The ivory towers of weirdness--pretentious enclaves of elitist doctrine enforced by professors who usually never had a job where they had to get their hands dirty and who have been sheltered from real life but who think they know better than anybody else plus students who also have been sheltered from real consequences but often think themselves victims and who think they know everything despite their limited experience, maturity, and time alive. Weird indeed.
You are right Keep these in mind also 1. " The gooden rule" is that We Do Not pronounce it only at the end of complete sentences, we pronounce it like"ah" In the example above, you should say "Jami3atun amrikiiyatun ghariibah" Another example علي ذهب الى مدرسة بعيدة " Ali dhahaba ilaa madrasatin ba3iidah"
- Nowdays in modern standard arabic I see that everyone is dropping it. Nowadays you can read it like this (actually everyone says it like this) "Jami3a amrikiiya ghariiba" It sounds more natural nowadays.
i know from analog courses, that the "h" sign with the two dots is for feminine nouns and pronounced like a "t". but, when the noun is without article, there comes an "un" pronounciation at the end, usually marked with the "u" and "hamza" vocalization above the "tun". but this is usually skipped in spoken arabic, as far as i understood.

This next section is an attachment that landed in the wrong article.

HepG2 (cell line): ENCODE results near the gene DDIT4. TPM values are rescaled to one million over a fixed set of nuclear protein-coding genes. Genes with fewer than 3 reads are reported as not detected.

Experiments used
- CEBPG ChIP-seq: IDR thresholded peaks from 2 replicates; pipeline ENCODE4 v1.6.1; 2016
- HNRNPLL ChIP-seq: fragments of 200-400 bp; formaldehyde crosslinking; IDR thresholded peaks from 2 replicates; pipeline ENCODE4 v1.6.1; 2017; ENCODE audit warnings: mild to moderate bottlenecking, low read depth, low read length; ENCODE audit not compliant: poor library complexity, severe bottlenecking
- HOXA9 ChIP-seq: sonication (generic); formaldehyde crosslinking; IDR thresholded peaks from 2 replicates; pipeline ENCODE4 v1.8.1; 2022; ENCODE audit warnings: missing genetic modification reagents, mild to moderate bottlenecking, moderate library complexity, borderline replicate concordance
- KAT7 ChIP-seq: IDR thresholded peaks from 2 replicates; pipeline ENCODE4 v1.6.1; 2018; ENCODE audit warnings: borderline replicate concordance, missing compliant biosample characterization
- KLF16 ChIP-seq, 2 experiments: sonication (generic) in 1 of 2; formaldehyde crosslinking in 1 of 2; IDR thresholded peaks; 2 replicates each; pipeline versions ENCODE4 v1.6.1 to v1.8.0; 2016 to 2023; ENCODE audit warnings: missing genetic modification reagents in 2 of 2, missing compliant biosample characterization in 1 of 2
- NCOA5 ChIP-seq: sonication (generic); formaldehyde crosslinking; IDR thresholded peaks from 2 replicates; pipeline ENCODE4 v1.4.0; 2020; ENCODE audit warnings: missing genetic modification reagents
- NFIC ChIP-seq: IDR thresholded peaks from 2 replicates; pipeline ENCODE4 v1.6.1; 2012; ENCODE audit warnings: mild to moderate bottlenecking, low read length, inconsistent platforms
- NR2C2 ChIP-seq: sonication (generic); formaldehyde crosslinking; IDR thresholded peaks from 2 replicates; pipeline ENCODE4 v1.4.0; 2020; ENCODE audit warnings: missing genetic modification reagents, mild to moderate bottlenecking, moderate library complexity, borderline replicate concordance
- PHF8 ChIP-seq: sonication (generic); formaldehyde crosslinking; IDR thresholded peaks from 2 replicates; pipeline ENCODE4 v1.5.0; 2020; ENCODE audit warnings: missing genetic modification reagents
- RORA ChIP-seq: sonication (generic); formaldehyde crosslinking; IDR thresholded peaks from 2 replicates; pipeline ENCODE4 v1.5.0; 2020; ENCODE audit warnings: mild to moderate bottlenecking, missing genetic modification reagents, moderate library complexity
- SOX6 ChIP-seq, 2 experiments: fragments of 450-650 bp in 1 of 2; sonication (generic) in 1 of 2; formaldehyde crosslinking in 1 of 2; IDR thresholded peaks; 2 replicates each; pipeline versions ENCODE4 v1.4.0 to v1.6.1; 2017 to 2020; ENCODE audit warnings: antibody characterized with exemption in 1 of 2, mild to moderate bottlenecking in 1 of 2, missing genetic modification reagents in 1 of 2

"t"=ة "Un" = ٌ Un for jami3atun = article "aan" "Un" for remaining words is because they both are adjective for the first word, in arabic the adjective follws the descraibed object
Is it polite to go around calling everyone (Judy, Carrie, Ghassan, and even doctors, engineers, etc) and everything (universities, etc) weird? Is the meaning of this word not as insulting as in English, or is the meaning slightly different to weird, like unusual or foreign maybe?
Words don't have case endings when they are not in sentences because case endings/nunation, the "un" or "tun" sound you're hearing, show "the job" the words are doing in the sentences. The case endings show if a word is acting as a subject, object, or something possessed. Since you wrote this comment, though, there has been an update to the course, and some exercises have case endings attached to the words even though they are not in sentences.